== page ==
The above-discussed and other drawbacks and deficiencies of the prior art are overcome or alleviated by the novel method of the present invention wherein certain downhole measurements are made for accurately determining whether or not a core barrel contains an appropriate amount of core sample before retrieval of the coring tool is attempted. In accordance with the present invention, a known apparatus for measuring downhole weight on bit (WOB) is utilized at the beginning of a coring run to make a first reading which is actually a measurement of the suspended weight of all drillstring components below the measurement point, at a selected depth. Thereafter, the coring tool drills down the length of the core barrel. When sufficient drilling takes place to obtain a core, the drillstring is pulled up to the same depth as the first measurement and a second measurement reading is taken. After correcting the data for temperature changes, the difference in measured weights is obtained and compared to a calculated weight for a full core barrel. If the difference in measured weights is less than the calculated full core weight, then it is known that a full core has not been obtained and the coring operation is continued. However, if the difference in weights does correspond to the calculated weight of a full core barrel, then the drillstring is retrieved and the acquired core sample is obtained.
The apparatus for measuring weight-on-bit is preferably of the type disclosed in U.S. Pat. No. 4,821,563 or U.S. application Ser. No. 390,155, entitled "Apparatus for Measuring Weight, Torque and Side Force on a Drill Bit" filed Aug. 7, 1989, both of which are assigned to the assignee hereof and fully incorporated herein by reference. The several measurements obtained by the WOB measuring apparatus are delivered to the surface using a suitable downhole telemetry method which preferably comprises of known measurement-while-drilling mud pulse telemetry systems such as are described in U.S. Pat. Nos. 3,982,431, 4,013,945 and 4,021,774 assigned to the assignee hereof.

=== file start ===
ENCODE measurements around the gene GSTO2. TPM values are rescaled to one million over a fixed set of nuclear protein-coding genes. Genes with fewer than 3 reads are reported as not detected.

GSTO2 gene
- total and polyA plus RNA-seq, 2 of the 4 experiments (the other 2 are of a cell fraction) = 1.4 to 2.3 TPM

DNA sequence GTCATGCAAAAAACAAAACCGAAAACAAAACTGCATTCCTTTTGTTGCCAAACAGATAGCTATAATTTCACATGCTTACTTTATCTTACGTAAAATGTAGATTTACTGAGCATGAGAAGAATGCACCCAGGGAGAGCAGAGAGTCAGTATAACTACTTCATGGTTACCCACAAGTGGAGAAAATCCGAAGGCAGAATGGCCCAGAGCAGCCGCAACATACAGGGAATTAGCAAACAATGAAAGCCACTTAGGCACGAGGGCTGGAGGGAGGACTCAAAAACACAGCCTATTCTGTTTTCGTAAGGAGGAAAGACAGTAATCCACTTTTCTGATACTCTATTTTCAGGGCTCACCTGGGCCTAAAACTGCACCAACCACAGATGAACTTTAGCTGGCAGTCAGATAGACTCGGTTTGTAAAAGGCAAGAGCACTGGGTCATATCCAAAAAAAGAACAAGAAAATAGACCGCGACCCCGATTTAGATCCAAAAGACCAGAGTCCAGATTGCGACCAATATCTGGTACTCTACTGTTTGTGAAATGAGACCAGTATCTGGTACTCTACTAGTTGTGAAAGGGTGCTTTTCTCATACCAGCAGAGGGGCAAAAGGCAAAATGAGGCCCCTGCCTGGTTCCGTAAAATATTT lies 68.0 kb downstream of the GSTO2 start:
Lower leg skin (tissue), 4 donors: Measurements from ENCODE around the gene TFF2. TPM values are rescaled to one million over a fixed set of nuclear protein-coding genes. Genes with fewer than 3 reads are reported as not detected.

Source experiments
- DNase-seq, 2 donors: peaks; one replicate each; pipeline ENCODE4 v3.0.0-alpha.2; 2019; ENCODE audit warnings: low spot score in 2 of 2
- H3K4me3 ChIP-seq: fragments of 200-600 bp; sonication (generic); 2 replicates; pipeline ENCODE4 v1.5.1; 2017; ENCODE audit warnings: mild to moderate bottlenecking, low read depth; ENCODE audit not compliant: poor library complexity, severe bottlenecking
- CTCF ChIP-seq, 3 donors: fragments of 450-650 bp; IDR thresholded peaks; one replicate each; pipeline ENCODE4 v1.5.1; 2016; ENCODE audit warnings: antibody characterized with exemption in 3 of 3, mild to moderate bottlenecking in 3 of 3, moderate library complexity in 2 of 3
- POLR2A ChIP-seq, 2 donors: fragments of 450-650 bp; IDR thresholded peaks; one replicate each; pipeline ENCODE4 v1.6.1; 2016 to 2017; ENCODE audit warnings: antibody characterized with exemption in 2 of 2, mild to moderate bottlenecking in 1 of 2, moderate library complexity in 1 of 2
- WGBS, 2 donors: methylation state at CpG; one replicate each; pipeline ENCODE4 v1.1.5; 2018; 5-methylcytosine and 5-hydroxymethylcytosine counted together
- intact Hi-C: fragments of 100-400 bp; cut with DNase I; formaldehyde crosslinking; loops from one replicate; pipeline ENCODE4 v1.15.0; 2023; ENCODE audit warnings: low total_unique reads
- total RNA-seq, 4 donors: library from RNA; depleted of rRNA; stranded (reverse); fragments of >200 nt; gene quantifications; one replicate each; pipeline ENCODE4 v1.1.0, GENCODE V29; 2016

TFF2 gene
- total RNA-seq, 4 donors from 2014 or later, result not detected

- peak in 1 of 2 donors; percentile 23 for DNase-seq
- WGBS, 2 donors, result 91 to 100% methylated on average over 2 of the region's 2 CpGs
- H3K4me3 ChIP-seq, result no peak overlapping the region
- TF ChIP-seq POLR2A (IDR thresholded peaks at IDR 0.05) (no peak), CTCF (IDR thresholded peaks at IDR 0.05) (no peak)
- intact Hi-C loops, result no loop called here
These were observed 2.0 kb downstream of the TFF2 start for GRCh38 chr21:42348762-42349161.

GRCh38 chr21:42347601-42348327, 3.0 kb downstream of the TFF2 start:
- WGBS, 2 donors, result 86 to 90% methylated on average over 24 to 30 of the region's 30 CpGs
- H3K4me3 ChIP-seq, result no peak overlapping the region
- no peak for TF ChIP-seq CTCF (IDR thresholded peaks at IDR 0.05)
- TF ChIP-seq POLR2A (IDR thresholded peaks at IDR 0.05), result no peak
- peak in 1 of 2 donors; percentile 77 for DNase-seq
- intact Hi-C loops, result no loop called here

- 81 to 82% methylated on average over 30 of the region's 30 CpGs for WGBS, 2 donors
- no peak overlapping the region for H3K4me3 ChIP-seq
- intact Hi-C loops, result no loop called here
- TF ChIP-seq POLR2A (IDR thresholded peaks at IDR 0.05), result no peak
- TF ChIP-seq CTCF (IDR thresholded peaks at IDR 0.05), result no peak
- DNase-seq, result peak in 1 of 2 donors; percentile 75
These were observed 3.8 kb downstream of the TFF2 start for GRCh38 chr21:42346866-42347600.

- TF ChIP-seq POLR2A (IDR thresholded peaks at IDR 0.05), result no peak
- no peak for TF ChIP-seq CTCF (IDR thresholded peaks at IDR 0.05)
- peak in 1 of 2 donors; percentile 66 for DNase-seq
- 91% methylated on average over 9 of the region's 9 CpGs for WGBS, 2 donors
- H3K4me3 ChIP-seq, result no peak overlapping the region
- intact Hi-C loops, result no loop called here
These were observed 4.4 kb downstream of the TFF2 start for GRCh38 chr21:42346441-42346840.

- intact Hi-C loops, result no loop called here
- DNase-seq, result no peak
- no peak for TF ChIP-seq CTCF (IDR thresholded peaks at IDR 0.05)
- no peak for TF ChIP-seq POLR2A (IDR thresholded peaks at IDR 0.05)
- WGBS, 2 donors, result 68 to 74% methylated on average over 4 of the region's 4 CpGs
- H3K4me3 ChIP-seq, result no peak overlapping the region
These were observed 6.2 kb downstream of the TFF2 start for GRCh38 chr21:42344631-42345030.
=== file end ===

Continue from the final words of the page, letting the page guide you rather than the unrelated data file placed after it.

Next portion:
The method of the present invention thus monitors the core sampling process so that the driller receives a good indication that a full core has been cut and properly retained in the coring tool before the coring assembly is returned to the surface. By using the procedure of the present invention, the wasted time and expense of retrieving an empty core barrel is avoided.
The above discussed and other features and advantages of the present invention will be appreciated and understood by those skilled in the art from the following detailed description and drawings.
The single FIGURE schematically depicts the drillstring subs at or near the bottom of a drillstring.
Referring to the FIGURE, the bottom portion of a drillstring is shown generally at 10. At the bottom of drillstring 10 is a known and commercially available coring tool 12 having a core barrel 13 which is associated with a hollow drill bit 14 and is adapted to drill a core sample 16 in a known manner. Immediately above coring tool 12 is a measuring sub 18 which houses the weight-on-bit and torque-on-bit measuring apparatus used in the method of the present invention. If desired, a near bit stabilizer 20 may be mounted on sub 18. The top of measuring sub 18 is connected to an intermediate sub 22 which may house other measurement-while-drilling (MWD) sensors, such as directional sensors, and an instrument package 24 including electronics for use with the WOB measuring apparatus of sub 18 and other such sensors. Intermediate sub 22 is connected at its top to an MWD transmitter sub 26 which may house, e.g., a mud pulse transmitter for transmitting downhole measurements including WOB measurements obtained using the sensor package of sub 18, to the surface without the need for electrical cables.